The Japanese Red Army, dormant for years after a decade as one of the world's most feared terrorist groups, is back in the news because of charges that its members bombed a USO club last week in Naples, Italy.

The car bombing, which killed an American and four Italians, was one of several recent reports of activity by the group, whose operations in the 1970s included the Lod Airport massacre in Israel.A Japanese man arrested April 12 on the New Jersey Turnpike with pipe bombs in his car is suspected of being a Red Army member, the Foreign Ministry says.

Last November, a Red Army fugitive was arrested after arriving in Japan with a ticket for South Korea, site of the 1988 Summer Olympics.

Japanese experts and Italian police believe the Red Army's current leader is Fusako Shigenobu, 42-year-old daughter of a Tokyo insurance salesman, who once worked as a bar hostess in Tokyo to raise money for the terrorists.

She dropped out of college in the '60s and married as part of a plan to slip out of Japan, allegedly for a mission that led to the Lod massacre in May 1972. Two of the three attackers, including her husband, were among the 28 people killed.

Police in Japan said she sent letters from Algeria before the Lod attack, telling friends: "I have become a member of a new guerrilla organization, and we are preparing a historic fight at the end of May."

After the slaughter, police said, she wrote in a letter: "The heroic actions of the three Japanese revolutionary fighters are highly valued."

Her father, Sueo Shigenobu, was quoted in a 1972 newspaper interview as saying he and his daughter had argued heatedly about politics.

"She would not change her stand on the Sekigun (Red Army) principle of staging simultaneous uprisings all over the world," he said.

Shigenobu and others led an extremist splinter group away from the now-defunct General Federation of Japanese Students, or Zengakuren, in 1968.

The goal of what they originally called the United Red Army was "a simultaneous world revolution to destroy capitalism and imperialism."

Masayuki Takagi, a commentator on Japanese police and security matters, said Shigenobu probably brought in more funds as a bar hostess than were contributed by any of the Red Army's other 300 members.

Official crackdowns on the group increased in 1970 after nine Red Army men, some armed with samurai swords, hijacked a domestic Japan Air Lines flight to Pyongyang, capital of communist North Korea. Eight of the hijackers still live in North Korea, and the ninth is said to have died there last year.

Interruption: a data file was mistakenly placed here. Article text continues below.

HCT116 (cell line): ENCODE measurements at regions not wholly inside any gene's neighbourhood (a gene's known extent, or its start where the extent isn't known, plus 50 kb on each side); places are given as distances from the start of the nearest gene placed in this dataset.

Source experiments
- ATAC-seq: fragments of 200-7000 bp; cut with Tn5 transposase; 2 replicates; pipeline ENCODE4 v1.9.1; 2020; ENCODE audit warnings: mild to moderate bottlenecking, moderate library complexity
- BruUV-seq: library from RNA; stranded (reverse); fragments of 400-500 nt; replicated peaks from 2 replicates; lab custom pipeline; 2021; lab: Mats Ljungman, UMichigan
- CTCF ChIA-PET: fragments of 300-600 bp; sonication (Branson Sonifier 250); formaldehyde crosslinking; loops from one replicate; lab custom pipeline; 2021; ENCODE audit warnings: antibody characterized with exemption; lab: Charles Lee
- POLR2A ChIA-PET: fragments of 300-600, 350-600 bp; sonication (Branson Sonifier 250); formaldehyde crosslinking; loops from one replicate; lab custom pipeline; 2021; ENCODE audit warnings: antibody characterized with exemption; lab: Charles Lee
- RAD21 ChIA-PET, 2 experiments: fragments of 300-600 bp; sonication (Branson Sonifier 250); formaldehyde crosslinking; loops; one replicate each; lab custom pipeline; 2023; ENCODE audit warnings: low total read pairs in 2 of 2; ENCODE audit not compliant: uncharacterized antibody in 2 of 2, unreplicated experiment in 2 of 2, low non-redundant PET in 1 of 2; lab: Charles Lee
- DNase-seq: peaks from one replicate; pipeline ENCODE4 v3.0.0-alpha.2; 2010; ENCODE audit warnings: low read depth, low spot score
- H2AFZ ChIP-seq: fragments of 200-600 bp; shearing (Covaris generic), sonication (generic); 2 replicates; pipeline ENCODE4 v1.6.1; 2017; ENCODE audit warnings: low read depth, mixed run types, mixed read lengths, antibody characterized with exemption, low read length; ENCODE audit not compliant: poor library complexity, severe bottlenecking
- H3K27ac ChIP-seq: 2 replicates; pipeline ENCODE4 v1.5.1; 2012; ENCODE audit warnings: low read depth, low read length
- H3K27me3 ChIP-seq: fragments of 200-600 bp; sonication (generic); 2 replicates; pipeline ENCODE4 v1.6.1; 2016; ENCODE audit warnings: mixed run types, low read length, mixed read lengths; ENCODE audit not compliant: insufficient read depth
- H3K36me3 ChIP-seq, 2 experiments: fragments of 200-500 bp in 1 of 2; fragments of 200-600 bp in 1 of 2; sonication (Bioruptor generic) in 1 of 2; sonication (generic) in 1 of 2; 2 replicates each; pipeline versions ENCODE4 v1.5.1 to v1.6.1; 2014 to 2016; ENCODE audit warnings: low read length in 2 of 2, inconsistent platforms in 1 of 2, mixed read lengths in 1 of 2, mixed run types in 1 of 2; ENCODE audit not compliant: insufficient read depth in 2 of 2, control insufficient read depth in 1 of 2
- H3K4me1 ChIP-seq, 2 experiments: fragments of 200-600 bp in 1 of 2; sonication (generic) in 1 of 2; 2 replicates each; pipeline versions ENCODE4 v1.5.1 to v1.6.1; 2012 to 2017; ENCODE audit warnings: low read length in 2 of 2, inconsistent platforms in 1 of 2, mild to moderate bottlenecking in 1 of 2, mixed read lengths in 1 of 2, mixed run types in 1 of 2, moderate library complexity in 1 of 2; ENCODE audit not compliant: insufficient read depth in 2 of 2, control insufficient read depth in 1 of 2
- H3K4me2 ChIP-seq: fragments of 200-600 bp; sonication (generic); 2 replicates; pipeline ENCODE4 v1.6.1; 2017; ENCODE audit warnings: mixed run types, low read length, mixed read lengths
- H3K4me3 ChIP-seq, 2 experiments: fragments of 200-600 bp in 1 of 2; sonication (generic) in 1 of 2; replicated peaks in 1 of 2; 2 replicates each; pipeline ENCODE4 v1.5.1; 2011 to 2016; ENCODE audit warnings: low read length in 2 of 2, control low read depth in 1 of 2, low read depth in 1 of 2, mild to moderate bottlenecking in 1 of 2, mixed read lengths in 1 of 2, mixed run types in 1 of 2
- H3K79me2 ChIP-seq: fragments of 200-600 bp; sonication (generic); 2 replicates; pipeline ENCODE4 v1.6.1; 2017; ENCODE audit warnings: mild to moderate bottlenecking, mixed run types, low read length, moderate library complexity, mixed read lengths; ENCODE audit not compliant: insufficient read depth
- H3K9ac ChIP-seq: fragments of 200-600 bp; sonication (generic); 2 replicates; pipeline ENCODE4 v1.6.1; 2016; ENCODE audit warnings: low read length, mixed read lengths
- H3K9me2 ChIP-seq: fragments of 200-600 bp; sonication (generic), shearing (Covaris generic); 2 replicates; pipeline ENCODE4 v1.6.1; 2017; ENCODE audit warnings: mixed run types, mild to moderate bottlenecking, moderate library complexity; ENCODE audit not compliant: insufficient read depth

In February 1971, Shigenobu married Tsuyoshi Okudaira, a 25-year-old leftist student who, unlike his bride, was not wanted by police. Soon after their marriage, they got through airport security and flew to Beirut.

Takagi said Shigenobu organized the "Mideast Arab Detachment" of the Red Army that year. The organization has nearly disappeared in Japan since and is based in the Middle East with close ties to Arab terrorists.

Shigenobu is said to be a close friend of Leila Khaled, an Arab woman involved in several airplane hijackings in the 1970s.

The Red Army, believed to number 30 to 40 people, is intensely loyal to imprisoned comrades. In the 1970s it hijacked several airliners and bargained successfully to free Red Army members.

Kozo Okamoto, the survivor of the Lod attack, was sentenced to life in prison, and Shigenobu spoke several times of her hopes to free him.

"My thoughts have always been on freeing comrade Okamoto," the Tokyo daily Asahi quoted her as saying in a clandestine 1981 interview. She added, however, that the Red Army lacked "the material or manpower to carry out the operation immediately."

In 1985, Israel freed Okamoto and 1,100 other prisoners in an exchange for Israeli soldiers held prisoner by Arabs. Since then, he and Shigenobu have been photographed in Lebanon.

In a letter released by Japanese police in 1984, she said she and Red Army comrades were "all back in the front line of the Bekaa Valley" of Lebanon, a Syrian-occupied area long used for training Arab and other guerrillas.

She said the Red Army had not abandoned violence as a means of "fighting imperialism."